Ms. Maki Fukuda, a third-year doctoral student in the Graduate School of Law, and Mr. Satohiro Okuda, a third-year doctoral student in the Graduate School of Science, received the Japan Society for the Promotion of Science Ikushi Prize (JSPS Ikushi Prize).
The JSPS Ikushi Prize was created in FY2010 with the objective of rewarding outstanding doctoral students in graduate school who can be expected to contribute to the future development of academic research in Japan.
Only 16 of the 124 candidates were awarded the prize. The award ceremony was held on Monday March 4th, and the memorial lecture was held on Thursday March 14th, 2013.
Recipient: Ms. Maki Fukuda, third-year doctoral student in the Graduate School of Law
Research topic: Research on the legal history of pardons in France
Research summary: This research observes the relationship between pardons and authority after the era of absolute monarchy era (19th century and earlier) in France. It is generally thought that pardons were at the whim of the monarch, however there is almost no research up to this point that dealt directly with this subject. This research uses legal documents and records of the time, documents actually used in pardons, as well as 19th century statistics, to investigate this system from the three viewpoints of the legal system, philosophy, and practice. It is concluded that pardons are very significant, even in the authority of the system of the modern French republic.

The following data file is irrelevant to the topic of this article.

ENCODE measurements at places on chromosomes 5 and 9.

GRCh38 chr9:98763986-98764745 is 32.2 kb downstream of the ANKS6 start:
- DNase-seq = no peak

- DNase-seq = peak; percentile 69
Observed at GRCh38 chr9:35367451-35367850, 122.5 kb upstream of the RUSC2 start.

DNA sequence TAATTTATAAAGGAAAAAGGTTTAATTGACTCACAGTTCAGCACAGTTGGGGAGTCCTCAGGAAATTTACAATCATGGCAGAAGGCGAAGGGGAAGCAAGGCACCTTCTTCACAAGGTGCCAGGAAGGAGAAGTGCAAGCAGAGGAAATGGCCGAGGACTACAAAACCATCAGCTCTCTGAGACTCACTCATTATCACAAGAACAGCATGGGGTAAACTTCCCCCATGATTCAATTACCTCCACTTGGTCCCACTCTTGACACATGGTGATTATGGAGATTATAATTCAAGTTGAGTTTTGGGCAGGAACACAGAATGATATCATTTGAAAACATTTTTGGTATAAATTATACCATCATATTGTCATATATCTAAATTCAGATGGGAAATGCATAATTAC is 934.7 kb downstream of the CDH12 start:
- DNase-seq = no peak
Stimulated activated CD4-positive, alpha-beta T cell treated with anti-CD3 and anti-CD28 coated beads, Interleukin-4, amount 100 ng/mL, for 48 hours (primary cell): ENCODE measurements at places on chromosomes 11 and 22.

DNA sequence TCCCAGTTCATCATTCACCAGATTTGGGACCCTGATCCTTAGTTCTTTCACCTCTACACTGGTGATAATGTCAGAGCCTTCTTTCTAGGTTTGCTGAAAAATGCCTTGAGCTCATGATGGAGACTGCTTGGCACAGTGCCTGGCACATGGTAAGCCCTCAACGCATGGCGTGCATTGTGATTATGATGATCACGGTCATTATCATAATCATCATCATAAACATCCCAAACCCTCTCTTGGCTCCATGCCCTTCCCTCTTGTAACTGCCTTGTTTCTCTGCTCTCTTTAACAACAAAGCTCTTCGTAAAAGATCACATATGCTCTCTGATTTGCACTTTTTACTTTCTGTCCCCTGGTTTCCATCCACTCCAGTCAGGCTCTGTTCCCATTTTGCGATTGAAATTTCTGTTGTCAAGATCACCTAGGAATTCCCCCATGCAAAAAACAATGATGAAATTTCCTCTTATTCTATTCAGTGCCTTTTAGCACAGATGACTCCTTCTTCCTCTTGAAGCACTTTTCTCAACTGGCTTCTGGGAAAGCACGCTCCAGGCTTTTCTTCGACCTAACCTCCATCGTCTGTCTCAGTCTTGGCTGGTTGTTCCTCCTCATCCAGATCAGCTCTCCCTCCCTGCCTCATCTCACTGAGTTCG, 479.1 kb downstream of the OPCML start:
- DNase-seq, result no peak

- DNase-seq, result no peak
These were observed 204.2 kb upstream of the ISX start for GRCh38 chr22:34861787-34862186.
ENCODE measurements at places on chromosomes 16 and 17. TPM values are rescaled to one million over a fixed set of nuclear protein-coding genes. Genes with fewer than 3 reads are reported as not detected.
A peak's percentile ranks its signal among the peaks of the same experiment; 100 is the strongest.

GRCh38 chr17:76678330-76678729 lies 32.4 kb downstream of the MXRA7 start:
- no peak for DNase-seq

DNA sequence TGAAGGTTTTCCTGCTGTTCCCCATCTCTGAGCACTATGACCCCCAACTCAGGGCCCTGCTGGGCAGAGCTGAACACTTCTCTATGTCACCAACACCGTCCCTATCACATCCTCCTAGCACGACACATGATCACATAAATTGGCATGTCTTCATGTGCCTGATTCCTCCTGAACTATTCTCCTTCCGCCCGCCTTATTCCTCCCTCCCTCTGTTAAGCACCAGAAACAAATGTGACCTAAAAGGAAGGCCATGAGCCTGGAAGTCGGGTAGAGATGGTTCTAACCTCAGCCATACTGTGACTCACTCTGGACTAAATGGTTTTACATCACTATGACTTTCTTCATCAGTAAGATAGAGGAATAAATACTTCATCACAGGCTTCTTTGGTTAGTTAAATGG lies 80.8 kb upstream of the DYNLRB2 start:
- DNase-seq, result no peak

Recipient: Mr. Satohiro Okuda, third-year doctoral student in the Graduate School of Science
Research topic: Understanding pollen tube guidance mechanisms for pollen tube attractant LUREs and receptor identification
Research summary: Succeeded in the independent development of a candidate peptide refining system and a quantitative pollen tube attractant assay system for use in identifying pollen tube attractants from a large number of candidate substances. LURE1 and LURE2 were identified as true pollen tube attractants using these two technologies. This solves a puzzle that has remained problematic for 140 years, and is the first time that it was possible to analyze pollen tube guidance at the molecular level. Furthermore, it has clarified the fact that the pistil structure controls bonding and reactivity for LUREs in at least two stages.